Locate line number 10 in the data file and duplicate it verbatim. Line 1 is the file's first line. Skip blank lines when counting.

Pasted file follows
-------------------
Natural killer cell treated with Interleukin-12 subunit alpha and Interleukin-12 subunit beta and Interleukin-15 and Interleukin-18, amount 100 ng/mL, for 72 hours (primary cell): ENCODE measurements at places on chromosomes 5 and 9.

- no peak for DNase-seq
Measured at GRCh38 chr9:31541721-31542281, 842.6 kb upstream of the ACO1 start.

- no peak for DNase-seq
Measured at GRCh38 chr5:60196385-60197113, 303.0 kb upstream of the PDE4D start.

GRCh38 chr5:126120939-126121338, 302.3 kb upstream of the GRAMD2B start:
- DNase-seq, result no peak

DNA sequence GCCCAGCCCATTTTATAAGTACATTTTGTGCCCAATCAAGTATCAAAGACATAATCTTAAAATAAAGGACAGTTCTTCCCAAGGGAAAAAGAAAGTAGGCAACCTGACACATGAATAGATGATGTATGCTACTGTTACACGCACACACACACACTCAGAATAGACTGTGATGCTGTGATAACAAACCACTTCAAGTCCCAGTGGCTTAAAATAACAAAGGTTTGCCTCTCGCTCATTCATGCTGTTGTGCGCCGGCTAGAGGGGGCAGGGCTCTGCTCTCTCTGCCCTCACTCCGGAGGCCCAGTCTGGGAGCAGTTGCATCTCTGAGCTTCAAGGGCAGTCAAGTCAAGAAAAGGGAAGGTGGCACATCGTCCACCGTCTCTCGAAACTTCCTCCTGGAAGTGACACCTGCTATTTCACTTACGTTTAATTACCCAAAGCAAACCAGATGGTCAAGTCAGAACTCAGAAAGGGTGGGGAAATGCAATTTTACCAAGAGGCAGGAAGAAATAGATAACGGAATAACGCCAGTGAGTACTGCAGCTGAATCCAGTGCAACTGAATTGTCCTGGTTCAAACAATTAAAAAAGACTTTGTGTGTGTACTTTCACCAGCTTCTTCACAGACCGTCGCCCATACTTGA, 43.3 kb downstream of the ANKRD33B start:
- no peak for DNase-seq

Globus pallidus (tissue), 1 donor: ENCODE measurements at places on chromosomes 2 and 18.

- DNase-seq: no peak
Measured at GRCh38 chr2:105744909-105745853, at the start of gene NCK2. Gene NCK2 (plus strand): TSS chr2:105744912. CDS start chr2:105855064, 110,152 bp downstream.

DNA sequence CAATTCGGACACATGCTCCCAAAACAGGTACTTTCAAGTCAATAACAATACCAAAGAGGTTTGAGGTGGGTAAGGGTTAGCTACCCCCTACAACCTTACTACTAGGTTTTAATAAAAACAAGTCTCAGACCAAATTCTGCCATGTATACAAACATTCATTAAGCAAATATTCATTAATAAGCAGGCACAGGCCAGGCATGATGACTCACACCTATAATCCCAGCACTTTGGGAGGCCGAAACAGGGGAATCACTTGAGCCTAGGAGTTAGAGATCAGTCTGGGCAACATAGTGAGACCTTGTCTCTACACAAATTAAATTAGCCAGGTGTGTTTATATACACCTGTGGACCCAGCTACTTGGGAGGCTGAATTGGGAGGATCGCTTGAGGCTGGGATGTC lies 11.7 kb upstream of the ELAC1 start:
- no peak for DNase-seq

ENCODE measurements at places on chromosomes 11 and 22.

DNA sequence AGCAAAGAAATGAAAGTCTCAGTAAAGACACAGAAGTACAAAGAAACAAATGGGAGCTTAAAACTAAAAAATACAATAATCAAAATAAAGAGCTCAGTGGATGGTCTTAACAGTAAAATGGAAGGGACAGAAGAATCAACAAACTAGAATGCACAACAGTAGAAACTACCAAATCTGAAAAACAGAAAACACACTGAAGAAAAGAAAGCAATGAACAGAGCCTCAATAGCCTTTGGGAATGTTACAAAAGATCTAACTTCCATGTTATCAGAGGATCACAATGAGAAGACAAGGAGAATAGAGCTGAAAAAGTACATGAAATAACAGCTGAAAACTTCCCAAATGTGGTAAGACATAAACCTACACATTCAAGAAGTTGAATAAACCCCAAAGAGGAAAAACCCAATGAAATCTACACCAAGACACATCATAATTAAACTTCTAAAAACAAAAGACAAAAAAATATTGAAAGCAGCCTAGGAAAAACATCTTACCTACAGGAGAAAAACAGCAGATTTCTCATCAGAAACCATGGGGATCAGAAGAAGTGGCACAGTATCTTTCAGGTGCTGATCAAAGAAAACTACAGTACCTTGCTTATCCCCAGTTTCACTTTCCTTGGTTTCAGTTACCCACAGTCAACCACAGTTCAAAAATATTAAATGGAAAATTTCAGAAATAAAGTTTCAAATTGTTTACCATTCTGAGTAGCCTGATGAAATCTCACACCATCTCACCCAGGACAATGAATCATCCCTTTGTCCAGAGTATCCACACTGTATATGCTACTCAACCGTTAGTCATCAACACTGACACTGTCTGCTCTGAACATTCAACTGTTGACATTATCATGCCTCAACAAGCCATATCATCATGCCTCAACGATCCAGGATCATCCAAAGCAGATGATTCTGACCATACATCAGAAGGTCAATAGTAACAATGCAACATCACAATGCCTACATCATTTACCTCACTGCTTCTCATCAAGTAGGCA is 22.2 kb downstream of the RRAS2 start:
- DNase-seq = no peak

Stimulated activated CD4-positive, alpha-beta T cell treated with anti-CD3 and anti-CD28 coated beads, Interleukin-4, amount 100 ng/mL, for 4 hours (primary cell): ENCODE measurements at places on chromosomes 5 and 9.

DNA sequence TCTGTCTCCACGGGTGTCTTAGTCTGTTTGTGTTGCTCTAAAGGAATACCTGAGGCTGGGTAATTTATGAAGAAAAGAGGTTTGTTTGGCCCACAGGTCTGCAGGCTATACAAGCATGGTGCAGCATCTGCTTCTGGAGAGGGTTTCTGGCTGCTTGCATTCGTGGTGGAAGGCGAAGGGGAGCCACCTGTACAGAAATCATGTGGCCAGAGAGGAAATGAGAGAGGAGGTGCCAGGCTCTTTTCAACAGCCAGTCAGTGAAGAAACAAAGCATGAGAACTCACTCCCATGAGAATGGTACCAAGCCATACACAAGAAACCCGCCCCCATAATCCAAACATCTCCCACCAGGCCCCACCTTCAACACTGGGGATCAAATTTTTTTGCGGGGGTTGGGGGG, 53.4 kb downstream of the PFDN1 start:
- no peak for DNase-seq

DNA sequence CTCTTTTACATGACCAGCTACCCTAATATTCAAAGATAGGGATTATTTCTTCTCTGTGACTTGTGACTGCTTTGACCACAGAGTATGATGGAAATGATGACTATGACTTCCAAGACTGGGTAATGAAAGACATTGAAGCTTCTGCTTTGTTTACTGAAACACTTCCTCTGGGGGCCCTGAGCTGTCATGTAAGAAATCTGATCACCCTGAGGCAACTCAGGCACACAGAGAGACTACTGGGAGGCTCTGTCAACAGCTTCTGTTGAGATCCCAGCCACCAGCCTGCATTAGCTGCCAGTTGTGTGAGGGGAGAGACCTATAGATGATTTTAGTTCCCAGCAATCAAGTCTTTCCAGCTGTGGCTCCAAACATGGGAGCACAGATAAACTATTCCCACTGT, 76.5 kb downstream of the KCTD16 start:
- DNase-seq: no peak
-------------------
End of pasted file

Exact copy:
Globus pallidus (tissue), 1 donor: ENCODE measurements at places on chromosomes 2 and 18.